Marion County commission Monday began moving funds to the road and bridge department in an effort to finish by upgrading surfaces damaged heavy rain before freezing weather slows efforts for the year.
Commission Chairman Dan Holub said he hoped allocation notice of Federal Emergency Management Agency funding for flood damage due Monday afternoon might finance the push in road work.
The commissioners voted 3-0 for an allocation of $25,000 to apply additional gravel as long as the weather allows.
Jeff Youk of Youk Land Co. asked the commissioners to close a once through-passage cut-off road at Golden?rod Road west of Durham.
The road dead-ends with a bridge because his company now owns all the land along it, and company would like it removed to allow cultivation straight through the former paved roadbed, he said.
With the county?s approval, Youk Land Co. would do the work of removing pavement, but would leave the bridge for company use.
Commissioner Randy Dallke said the commissioners would have to look at the road, and allow for public commentary before taking action. The meeting was unusual because much of it was dedicated to various executive sessions, all for personnel.
The commissioners met for 30 minutes for personnel with Road and Bridge Director Randy Crawford; for 10 minutes with Crawford and Chris Brewer, road and bridge employee; for 10 minutes with Planning and Zoning Director Tonya Richards; for 10 minutes with Health Department Administrator Diedre Serene; and for 10 minutes with Emergency Medical Services Director Brandy McCarty.
Serene said her department has been allocated $63,905 from the state for the WIC nutrition program.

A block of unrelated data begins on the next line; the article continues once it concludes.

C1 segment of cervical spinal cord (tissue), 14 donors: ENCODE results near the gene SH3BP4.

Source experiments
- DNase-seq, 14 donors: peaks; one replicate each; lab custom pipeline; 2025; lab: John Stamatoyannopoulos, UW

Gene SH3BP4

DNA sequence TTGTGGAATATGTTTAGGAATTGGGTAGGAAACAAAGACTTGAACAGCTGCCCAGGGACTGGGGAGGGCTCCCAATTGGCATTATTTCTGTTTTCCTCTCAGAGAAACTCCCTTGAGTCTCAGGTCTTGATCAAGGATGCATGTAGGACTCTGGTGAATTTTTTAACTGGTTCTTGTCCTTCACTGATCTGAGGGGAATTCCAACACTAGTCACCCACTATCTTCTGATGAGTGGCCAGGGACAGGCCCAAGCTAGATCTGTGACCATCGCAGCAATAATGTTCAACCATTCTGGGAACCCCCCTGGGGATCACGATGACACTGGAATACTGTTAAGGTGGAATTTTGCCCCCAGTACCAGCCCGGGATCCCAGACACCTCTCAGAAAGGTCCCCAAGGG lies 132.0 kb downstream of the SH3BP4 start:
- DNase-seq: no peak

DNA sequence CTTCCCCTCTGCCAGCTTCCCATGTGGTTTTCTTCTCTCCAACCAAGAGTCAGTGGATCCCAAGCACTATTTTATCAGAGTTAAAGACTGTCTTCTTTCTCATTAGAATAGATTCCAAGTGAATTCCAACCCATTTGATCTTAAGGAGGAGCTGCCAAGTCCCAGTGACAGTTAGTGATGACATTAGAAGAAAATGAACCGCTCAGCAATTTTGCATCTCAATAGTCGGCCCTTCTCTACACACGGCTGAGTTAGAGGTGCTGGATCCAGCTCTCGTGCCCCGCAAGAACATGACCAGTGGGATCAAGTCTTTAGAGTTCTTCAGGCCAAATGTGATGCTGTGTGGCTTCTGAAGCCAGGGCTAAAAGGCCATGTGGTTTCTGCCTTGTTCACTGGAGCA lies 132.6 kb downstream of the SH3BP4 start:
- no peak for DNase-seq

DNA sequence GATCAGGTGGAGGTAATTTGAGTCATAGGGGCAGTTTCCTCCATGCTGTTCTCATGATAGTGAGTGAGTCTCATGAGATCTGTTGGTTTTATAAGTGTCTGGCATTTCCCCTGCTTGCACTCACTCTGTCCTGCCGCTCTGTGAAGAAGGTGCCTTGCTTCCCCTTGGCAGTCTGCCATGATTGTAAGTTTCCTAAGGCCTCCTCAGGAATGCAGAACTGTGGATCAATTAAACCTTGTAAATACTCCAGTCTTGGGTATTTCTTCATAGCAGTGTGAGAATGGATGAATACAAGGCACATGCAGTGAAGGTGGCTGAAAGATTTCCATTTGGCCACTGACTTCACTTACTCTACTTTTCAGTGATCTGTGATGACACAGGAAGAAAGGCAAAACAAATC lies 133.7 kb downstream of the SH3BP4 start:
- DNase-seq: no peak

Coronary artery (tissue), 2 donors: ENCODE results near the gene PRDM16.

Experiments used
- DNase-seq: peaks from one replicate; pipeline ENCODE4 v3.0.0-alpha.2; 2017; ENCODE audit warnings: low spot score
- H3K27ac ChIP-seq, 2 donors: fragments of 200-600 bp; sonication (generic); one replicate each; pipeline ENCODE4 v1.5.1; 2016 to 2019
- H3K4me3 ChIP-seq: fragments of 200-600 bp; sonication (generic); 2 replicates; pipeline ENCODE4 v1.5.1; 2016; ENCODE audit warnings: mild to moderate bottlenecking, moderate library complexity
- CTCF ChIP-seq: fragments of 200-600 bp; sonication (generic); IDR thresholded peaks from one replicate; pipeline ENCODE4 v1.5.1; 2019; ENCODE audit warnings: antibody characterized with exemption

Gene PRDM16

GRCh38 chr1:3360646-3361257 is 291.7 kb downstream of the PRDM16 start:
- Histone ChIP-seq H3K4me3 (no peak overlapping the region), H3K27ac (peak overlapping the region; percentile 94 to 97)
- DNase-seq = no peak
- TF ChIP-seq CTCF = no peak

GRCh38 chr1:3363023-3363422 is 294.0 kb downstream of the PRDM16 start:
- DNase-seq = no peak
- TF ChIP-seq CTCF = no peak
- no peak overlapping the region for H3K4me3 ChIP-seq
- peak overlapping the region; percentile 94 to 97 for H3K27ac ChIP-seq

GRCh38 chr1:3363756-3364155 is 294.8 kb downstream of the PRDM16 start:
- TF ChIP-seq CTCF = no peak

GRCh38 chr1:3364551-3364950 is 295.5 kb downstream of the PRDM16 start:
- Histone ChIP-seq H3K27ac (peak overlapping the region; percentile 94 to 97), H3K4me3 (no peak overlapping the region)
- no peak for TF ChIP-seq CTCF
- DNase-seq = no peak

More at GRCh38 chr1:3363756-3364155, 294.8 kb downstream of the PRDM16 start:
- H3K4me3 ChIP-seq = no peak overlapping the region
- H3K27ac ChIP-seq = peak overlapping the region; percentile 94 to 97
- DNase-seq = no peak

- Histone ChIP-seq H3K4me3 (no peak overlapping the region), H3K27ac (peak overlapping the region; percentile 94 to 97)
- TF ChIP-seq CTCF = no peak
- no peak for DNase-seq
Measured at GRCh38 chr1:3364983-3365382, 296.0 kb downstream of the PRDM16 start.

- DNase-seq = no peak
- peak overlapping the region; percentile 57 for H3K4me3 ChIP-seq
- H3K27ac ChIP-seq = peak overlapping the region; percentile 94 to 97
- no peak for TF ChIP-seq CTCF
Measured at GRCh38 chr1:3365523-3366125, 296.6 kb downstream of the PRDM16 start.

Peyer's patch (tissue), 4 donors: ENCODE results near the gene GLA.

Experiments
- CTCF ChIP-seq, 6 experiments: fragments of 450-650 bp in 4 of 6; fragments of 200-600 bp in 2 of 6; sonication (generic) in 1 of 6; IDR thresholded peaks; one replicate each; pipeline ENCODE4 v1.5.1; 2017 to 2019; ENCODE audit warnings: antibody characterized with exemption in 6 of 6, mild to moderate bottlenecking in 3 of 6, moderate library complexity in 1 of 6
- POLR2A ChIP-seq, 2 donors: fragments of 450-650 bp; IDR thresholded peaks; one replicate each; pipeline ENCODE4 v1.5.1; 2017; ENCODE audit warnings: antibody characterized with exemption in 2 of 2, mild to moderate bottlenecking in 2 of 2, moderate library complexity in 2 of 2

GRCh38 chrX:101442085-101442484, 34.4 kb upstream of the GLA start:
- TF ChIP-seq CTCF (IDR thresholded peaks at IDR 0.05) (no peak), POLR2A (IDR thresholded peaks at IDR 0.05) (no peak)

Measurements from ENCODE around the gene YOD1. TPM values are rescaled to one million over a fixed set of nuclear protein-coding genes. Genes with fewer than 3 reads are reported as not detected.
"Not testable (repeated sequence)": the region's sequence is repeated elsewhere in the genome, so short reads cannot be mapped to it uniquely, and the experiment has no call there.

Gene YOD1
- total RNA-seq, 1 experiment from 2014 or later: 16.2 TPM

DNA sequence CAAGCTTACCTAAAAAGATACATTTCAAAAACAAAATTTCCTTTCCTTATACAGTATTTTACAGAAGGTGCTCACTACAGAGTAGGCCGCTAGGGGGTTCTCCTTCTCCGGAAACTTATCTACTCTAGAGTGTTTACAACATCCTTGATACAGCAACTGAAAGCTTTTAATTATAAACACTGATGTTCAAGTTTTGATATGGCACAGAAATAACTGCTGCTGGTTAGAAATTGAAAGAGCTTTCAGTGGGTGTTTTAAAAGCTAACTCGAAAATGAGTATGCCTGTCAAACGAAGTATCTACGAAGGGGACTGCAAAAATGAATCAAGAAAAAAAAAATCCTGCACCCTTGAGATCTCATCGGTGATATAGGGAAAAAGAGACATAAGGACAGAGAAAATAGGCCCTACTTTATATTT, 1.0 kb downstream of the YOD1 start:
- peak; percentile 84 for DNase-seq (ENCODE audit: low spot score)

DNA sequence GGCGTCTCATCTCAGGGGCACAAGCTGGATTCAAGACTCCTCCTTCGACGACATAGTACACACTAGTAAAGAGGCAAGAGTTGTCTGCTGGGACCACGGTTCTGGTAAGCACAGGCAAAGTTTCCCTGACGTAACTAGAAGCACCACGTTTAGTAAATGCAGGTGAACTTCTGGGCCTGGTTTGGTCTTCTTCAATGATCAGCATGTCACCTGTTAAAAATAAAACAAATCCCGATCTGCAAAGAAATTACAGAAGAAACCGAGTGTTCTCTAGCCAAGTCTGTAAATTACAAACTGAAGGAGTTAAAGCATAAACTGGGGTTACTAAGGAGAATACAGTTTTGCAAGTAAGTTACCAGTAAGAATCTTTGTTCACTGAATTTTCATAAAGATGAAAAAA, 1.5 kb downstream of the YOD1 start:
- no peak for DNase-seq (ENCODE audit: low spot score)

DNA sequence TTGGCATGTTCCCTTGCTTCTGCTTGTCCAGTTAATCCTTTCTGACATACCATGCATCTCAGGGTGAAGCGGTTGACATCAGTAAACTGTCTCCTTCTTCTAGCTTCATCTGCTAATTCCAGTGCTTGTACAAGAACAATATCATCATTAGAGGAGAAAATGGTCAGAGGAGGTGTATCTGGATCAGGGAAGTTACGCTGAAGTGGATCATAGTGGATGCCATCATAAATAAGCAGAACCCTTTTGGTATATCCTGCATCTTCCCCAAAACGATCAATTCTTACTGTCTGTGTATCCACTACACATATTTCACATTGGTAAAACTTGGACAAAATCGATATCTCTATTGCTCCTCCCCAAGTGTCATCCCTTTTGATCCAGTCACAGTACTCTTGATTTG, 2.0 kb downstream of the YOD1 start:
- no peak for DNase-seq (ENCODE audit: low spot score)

McCarty said from 12 to 15 people have indicated interest in participating in the next ambulance volunteers program, which gives her hope the program may add up to eight EMTs.
The commissioners delayed action on a request from McCarty that her department be allowed to use the reserve ambulance to transfer homebound patients to St. Luke Hospital for a treatment program.
Dallke said he is concerned the program could turn into a major burden with possibly more than 25 to 30 patients using it.
McCarty reported 101 ambulance runs for August, including 15 from Peabody, nine from Florence, 36 from Marion, 36 from Hillsboro and five from Tampa.
There were two first-response runs from Burns, three from Goessel and one from Lincolnville.
The ambulance runs included 17 transfers, three cardiac, 22 medical emergency, four standby, seven motor vehicle accidents, nine falls, 37 no transfers, one ?disregard? and one other.
McCarty said she is concerned about the number of no-transfers because they include a growing number of persons who call the ambulance simply because they are frightened by possible symptoms, and are reluctant to incur an ambulance bill.
Dallke said he wanted it noted in commission meeting that ?it was just a very sad day that a gifted life has to be taken in such a way? in regard to the shooting death of 1994 Peabody High School graduate Ethan Schmidt at Delta State University in Cleveland, Miss., last week.